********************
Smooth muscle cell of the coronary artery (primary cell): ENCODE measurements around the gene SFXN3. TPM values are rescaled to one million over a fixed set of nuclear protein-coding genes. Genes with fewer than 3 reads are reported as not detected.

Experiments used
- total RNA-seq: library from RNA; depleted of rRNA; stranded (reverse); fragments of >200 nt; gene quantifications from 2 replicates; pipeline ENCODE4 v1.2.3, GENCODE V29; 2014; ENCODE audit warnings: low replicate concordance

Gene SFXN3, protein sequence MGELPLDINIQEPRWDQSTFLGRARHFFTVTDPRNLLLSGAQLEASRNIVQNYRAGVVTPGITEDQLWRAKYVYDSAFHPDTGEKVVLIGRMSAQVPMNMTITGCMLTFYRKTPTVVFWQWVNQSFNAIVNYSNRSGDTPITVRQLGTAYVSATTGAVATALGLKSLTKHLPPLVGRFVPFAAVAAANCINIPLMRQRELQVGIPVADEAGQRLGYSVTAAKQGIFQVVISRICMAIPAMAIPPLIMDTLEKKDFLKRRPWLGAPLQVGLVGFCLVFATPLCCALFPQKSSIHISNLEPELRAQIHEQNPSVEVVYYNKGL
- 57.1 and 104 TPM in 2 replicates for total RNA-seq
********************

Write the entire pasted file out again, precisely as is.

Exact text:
Smooth muscle cell of the coronary artery (primary cell): ENCODE measurements around the gene SFXN3. TPM values are rescaled to one million over a fixed set of nuclear protein-coding genes. Genes with fewer than 3 reads are reported as not detected.

Experiments used
- total RNA-seq: library from RNA; depleted of rRNA; stranded (reverse); fragments of >200 nt; gene quantifications from 2 replicates; pipeline ENCODE4 v1.2.3, GENCODE V29; 2014; ENCODE audit warnings: low replicate concordance

Gene SFXN3, protein sequence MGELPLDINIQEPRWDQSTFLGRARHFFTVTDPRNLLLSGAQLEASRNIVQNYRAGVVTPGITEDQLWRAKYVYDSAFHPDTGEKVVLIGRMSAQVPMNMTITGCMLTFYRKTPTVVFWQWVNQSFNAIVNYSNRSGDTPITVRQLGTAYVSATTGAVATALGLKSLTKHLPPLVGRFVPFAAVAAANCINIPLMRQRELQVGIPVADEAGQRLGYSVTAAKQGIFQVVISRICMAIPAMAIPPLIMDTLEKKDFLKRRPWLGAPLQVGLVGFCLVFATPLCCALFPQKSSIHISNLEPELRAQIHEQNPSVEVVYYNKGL
- 57.1 and 104 TPM in 2 replicates for total RNA-seq